Lane drew and painted a number of pictures from this spot. It must have been relatively easy for him to get there by carriage from the harbor. One of his early residences, Whittemore House on Washington Street, was only a half mile or so away. In contrast to the constant bustle of the harbor, Done Fudging was a peaceful and verdant place. The small farms with their trees and meadows stretched along both sides of Washington Street, while the salt marsh running along the Annisquam River went from emerald green in summer to gold in fall and brown in winter.

Lane did several views looking west upriver from Done Fudging, such as Looking up Squam River from Done Fudging, 1850s (inv. 26). The two most intriguing are nearly identical and include apparent self portraits of the artist (one with crutches, one without) sitting on a rock and drawing the river scene in the company of several large cows (see New England Inlet with Self-Portrait, 1848 (inv. 77)).

Today, the public landing at Done Fudging is one of the City of Gloucester’s most popular and heavily used public landings. It is located adjacent to Gloucester High School and has a small boat launching ramp which is accessed by a paved road.

publication
1862 Cape Ann Advertiser 4.18.1862
Procter Brothers
4.18.1862
Newspaper clipping
Cape Ann Advertiser
Collection of Fred and Stephanie Buck

"LANE'S PAINTINGS were distributed on Saturday last among the subscribers, as follows: Harbor Scene, – Thaddeus Friend. View of Bear Island, – George Marsh. Good Harbor Beach, – Mrs. J. H. Stacy. Fancy Sketch, – Capt. Charles Fitz. Scene at Town Parish, – J. H. Johnson, Salem. Beach Scene, – Pattillo & Center. View near Done Fudging, – Ripley Ropes, Salem."

Image: Collection of Fred and Stephanie Buck
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photo (current)
Contemporary photograph of site corresponding to Lane's painting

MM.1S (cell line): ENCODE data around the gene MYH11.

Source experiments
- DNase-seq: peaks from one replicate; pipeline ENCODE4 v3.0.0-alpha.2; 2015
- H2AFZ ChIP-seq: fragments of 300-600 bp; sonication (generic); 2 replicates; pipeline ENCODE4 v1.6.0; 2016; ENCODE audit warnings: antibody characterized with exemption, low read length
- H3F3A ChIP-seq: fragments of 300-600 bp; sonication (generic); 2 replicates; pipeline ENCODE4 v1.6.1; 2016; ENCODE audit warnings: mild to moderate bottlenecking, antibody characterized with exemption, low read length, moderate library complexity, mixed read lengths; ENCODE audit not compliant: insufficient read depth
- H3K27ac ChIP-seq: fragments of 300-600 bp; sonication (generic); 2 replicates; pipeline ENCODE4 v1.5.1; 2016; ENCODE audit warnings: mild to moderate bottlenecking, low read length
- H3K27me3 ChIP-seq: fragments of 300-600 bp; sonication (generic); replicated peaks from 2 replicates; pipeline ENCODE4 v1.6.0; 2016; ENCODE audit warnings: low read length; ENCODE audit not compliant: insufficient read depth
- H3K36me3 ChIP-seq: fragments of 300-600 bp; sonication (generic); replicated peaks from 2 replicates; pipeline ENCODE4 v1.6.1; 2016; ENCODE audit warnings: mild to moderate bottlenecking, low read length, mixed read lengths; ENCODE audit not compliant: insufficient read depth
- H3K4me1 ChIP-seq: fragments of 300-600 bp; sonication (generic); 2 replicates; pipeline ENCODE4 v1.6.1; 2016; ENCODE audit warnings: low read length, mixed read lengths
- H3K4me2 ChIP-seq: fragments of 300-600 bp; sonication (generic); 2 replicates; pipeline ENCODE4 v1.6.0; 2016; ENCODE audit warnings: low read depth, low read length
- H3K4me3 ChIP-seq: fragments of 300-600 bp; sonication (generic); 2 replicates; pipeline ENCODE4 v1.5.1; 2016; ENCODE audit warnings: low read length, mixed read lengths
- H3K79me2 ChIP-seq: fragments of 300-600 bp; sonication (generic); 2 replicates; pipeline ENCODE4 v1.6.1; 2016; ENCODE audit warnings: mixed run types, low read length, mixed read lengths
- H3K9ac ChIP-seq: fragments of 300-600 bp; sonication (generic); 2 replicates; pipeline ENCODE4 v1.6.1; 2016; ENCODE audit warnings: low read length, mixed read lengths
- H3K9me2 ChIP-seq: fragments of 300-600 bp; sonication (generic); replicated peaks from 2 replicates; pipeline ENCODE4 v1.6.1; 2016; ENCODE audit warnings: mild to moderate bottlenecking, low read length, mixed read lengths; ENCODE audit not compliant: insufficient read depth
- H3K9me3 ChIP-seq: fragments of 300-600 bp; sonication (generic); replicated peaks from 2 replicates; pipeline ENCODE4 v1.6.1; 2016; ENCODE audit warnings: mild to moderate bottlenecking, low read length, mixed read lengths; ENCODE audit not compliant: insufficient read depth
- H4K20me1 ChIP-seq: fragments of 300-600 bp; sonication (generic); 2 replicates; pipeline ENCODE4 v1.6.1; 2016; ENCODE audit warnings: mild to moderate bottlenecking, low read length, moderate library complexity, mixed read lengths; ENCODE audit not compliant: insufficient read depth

Martha Oaks
June 16 2016
Digital photograph
Martha Oaks
Image: Martha Oakes
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The term “wherry”—variously spelled—has a long history with many hull types, some dating from the fifteenth century. (1) The version known to Lane appears to be a variant of the dory hull form and probably was developed by French and English fishermen in the Newfoundland fisheries before 1700. (2) From that time, the wherry and the dory co-evolved, their similarities the result of their construction, their differences the result of use. By the early nineteenth century, their forms reached their final states, if fragments of contemporary descriptions are any indication. (3)

By the time Lane was depicting wherries, the type (as used for fishing) resembled a larger, wider version of a dory. The extra width was due to greater bottom width (both types had flat bottoms), with a wider transom at the stern instead of the narrow, v-shaped “tombstone.” These features are easy to see in one of his drawings (see Three Men, One in a Wherry (inv. 225)) and a painting (see Sunrise through Mist, 1852 (inv. 98)), the latter depicted alongside a dory, clearly showing the differences.

No published descriptions of the uses of wherries on Cape Ann in Lane’s time have come to light, but an example in broadside view offers one use. In Becalmed Off Halfway Rock, 1860 (inv. 344), a pinky (in right foreground) has a dory and a wherry in tow, the latter loaded with a gill net for catching mackerel. (4) The greater size of the wherry is required for stowing the net, as well as setting it while the dory tows away one end to set it in way of the mackerel school.

In Lane’s time, wherries would have been used where bulky gear was called for in the coastal fisheries, i.e. gill nets, and fish traps such as pound nets, fyke nets, and lobster traps. Migrating fish schools (herring, mackerel) and shellfish were the target species.

The dory’s development was first dictated by its use in shore fishing, where small size and light weight made it easy to maneuver around rocks and shallows, and to haul ashore at the end of a day’s work. Its simple design made it easy and cheap to build. This is borne out by the standardized construction and sizes used by Simon Lowell’s boat shop at Salisbury Point, Massachusetts at the turn of the nineteenth century. Lowell called his boats “wherries,” but in Swampscott, Massachusetts, the fishermen, who used them called them “dories,” which may mark the beginning of the latter term’s wider use. (5)